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I need to place an icon next to an email address to indicate that the email address is NOT a member of a given mailing list.

This could be abstracted as: What icon best indicates that the entity it is associated with is NOT a member of a given group?

In my case, I'm going to use an envelope icon to indicate that an email address IS a member of a mailing list. But what icon should I use to indicate non-membership?

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I'd think in order to indicate that an item is not part of a list, you would simply not put that item into that list (i.e. remove the item altogether or create another list for items that are not being used). Would that not be possible in your case? –  Alexei Dec 21 '11 at 22:15
    
Doesn't work in this case - the item is in one place, the list name is in another - we want to show, next to the item name, that the item is NOT in the list. –  Cooper Dec 21 '11 at 23:09
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To make an extra icon for items that are not in a list still seems unnecessary though. Just make "not in list" the default, instead of trying to represent "not in list" as a graphic. I would put an icon or label next to the list name and then the same icon on the items that are included in that list (a la G-mail tags). No icon otherwise. G'luck! –  Alexei Dec 22 '11 at 5:23
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3 Answers 3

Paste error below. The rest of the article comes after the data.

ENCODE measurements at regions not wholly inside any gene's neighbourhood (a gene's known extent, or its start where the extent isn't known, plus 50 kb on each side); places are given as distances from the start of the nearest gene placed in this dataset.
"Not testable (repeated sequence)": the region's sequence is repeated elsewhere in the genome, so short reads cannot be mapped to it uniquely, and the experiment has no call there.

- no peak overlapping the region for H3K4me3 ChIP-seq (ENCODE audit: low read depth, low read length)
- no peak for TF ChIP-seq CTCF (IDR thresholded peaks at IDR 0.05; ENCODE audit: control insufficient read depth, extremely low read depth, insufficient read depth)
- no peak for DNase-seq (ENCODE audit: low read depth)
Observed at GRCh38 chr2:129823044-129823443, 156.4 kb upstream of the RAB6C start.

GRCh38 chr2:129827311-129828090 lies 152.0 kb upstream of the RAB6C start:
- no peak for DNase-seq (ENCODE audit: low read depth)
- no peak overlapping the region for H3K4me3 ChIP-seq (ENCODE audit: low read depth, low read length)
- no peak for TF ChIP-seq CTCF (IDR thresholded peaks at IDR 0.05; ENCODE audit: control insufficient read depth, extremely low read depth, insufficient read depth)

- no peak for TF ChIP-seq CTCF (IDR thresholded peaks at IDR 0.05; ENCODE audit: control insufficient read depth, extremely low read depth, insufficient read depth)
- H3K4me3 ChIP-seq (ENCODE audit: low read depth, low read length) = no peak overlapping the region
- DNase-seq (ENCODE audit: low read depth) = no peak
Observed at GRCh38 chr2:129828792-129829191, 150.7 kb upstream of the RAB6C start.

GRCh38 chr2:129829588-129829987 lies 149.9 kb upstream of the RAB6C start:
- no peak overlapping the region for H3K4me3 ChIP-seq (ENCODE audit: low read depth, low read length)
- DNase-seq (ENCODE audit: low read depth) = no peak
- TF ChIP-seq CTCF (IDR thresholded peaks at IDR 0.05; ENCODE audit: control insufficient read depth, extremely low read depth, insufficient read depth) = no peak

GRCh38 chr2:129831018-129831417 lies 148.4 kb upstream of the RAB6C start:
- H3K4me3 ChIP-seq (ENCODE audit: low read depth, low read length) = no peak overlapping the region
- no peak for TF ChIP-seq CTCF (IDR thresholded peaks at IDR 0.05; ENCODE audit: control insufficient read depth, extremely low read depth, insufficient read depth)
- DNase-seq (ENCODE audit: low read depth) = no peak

The things that come immediately to mind are: envelope with a no entry symbol overlaid; envelope with a green check for "included" and a red X for "excluded"; and green envelope for inclusions and red envelope with a slant mark across it for the exclusions.

Hope that gives you some ideas.

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"Envelope with no entry" - this was my first thought, but it might indicate "cannot be added to this list" rather than "not on this list" –  Cooper Dec 21 '11 at 23:09
    
"Envelope with red X", "Red envelope with slant mark" - these could work. The X mark suggests "click here to close", particularly if it is on something that is closeable, but maybe putting it on top of an envelope will make it say "not in this list" rather than "click here to close" - thanks! –  Cooper Dec 21 '11 at 23:12
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I wouldn't worry too much about "might indicate." An icon isn't a complete communication in and of itself, and it's not worthwhile trying to make it one. Like a logo, it derives most of its meaning from context and familiarity. Users quickly learn what a given symbol indicates in a particular application, even if it's a bit ambiguous at first. Why would a tiny globe mean "Internet", for example, yet it's usually easy to tell in context that it doesn't mean "Mapping Application" or "Navigation", and it's become a familiar icon for that purpose. –  Alan Gilbertson Dec 22 '11 at 2:53
    
+1 for "red envelope with a slant". A little part of me dies every time I see a design feature that is only differentiated by a color - but I can't tell which color it is. (Certain shades of Red and Green in particular.) –  Farray Jan 2 '12 at 1:30
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The complete absence of an icon would probably be most useful when perusing a large table or list. One does not even need to be able to decipher or read the column to know that there is a gap.

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A white or similarly highlighted envelope for "in," and grayed out for "out."

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